Kobe Bryant‘s widow has been about as open as possible about the devastation she has experienced by losing her husband and daughter to the horrific helicopter crash that claimed their lives and five others on board last year in California. From penning poignant social media posts detailing her pain to sharing her grief with the world at a live televised memorial viewed by millions of people around the world, Vanessa Bryant has gone above and beyond the call of duty for someone whose loved ones were killed in such a stunning fashion.
However, Los Angeles County is requesting even more proof of her pain, suffering and “severe emotional distress” by trying to force Vanessa Bryant to justify her lawsuit stemming from sheriff’s deputies taking and sharing heartless photos of the helicopter crash site where Kobe, 13-year-old Gianna Bryant and the other passengers died their horrible deaths.
Los Angeles County filed a motion on Friday asking Vanessa Bryant to take a psychiatric exam so that a doctor can verify if she did indeed suffer “ongoing, severe emotional distress, anxiety and depression.”
Yes, that’s right, Los Angeles County — the target of a lawsuit filed by Vanessa Bryant that is seeking unspecified damages — is casting doubt over whether a woman whose husband’s and daughter’s deaths were exploited by their employees in such an insensitive manner had an adverse mental reaction to what was likely the biggest shock of her life.
Los Angeles County’s motion cited a legal precedent for the request for an independent medical examination (IME) and accused Vanessa Bryant and her lawyers of “stalling and evading” complying with the request.
“The United States Supreme Court has held that a plaintiff who alleges mental injury places his or her mental condition in controversy and provides a defendant with good cause for an IME to determine the existence and extent of that injury,” the motion said in part before adding: “Plaintiffs are not entitled to a onesided recitation of their injuries at trial. IMEs are not only warranted, they are critical to a fair trial.”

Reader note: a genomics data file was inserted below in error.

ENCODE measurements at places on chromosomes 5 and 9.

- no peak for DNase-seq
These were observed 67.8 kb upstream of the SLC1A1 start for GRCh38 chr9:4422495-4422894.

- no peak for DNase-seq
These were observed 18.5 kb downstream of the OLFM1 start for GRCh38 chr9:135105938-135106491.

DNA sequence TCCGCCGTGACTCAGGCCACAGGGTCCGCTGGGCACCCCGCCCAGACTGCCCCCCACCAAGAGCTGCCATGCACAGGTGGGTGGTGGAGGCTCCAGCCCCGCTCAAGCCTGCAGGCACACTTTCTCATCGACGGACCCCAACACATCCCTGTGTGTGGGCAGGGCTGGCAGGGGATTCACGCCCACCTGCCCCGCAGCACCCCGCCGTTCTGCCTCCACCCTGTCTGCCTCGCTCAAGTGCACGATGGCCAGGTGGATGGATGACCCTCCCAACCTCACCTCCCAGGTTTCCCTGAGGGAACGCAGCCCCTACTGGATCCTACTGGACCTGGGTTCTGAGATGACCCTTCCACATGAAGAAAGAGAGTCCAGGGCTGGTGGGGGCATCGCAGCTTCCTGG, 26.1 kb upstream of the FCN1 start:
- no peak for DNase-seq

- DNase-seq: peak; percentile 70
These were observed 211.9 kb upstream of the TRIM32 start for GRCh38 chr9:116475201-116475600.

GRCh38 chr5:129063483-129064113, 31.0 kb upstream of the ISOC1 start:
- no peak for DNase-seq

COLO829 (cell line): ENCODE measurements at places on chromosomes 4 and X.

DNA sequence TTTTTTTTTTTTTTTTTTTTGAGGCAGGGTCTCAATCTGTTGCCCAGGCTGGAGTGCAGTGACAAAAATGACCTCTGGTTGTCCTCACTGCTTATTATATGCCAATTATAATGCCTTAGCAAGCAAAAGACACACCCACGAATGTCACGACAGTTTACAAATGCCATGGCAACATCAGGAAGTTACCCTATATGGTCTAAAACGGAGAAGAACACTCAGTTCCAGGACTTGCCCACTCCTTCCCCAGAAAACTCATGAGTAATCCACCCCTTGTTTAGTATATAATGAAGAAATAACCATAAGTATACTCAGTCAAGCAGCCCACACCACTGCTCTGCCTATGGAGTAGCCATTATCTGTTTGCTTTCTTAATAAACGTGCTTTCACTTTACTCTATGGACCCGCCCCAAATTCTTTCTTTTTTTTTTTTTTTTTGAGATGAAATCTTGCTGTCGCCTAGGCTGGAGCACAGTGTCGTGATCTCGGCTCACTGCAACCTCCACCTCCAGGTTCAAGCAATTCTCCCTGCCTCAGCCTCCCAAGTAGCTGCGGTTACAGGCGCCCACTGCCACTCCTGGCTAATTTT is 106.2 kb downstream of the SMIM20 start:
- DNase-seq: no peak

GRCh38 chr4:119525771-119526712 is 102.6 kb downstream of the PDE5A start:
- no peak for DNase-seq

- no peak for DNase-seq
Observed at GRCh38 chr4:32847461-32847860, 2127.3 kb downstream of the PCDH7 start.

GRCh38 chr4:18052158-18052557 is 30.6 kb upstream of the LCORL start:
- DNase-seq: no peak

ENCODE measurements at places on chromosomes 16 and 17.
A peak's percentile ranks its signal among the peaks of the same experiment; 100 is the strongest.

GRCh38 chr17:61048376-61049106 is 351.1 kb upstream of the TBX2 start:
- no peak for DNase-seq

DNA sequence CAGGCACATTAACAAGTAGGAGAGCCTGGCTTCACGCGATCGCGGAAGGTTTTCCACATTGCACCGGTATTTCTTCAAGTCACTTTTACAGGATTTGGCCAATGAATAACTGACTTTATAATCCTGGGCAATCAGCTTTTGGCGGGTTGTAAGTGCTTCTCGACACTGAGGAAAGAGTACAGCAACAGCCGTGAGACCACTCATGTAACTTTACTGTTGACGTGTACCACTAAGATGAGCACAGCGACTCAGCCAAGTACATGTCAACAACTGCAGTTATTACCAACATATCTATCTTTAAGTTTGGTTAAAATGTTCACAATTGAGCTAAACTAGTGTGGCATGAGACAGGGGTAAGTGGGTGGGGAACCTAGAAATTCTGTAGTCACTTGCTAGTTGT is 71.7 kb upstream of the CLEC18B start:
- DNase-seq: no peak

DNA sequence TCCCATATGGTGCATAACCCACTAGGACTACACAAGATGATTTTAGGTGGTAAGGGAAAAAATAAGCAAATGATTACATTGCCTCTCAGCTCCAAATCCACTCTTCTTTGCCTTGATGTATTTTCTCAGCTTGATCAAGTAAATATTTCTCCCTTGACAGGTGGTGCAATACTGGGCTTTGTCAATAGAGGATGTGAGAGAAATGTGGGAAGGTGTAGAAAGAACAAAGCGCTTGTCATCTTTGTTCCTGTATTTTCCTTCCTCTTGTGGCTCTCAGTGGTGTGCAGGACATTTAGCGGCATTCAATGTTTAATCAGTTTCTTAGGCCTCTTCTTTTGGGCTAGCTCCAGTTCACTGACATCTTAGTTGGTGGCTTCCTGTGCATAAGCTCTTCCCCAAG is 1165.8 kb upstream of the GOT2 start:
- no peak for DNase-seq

Los Angeles County also demanded that Vanessa Bryant “pay the County’s fees and costs incurred in filing this motion.”
Vanessa Bryant’s lawyers responded to the motion with facts only.
“Unable to defend the indefensible conduct of its employees who took and shared horrific photographs of Plaintiffs’ deceased loved ones, and with just a few weeks remaining before fact discovery closes, the County has resorted to scorched earth discovery tactics designed to bully Plaintiffs into abandoning their pursuit of accountability,” they wrote.
They said Los Angeles County had previously requested everything from Vanessa Bryant’s “privileged therapist records and middle school report cards” in an effort “to compel the victims of its employees’ misconduct—including four teenagers, a 10-year-old child, and a 5-year-old kindergartener—to undergo involuntary psychiatric examinations.”
The response alleged that Los Angeles County filed this new motion while it was “simultaneously refusing to make two of its key witnesses (Sheriff Villanueva and Fire Chief Osby) available for a routine deposition.”
That led to Vanessa Bryant’s lawyers’ mic dop moment:
“Apparently, in the County’s estimation, top officials should be shielded from providing any testimony, but the victims should not only withstand the emotional toll of a full-day deposition, but also submit to an eight-hour involuntary psychiatric examination simply because they had the audacity to demand accountability for Defendants’ disrespect of the dead and callous intrusion upon their private grief,” they wrote.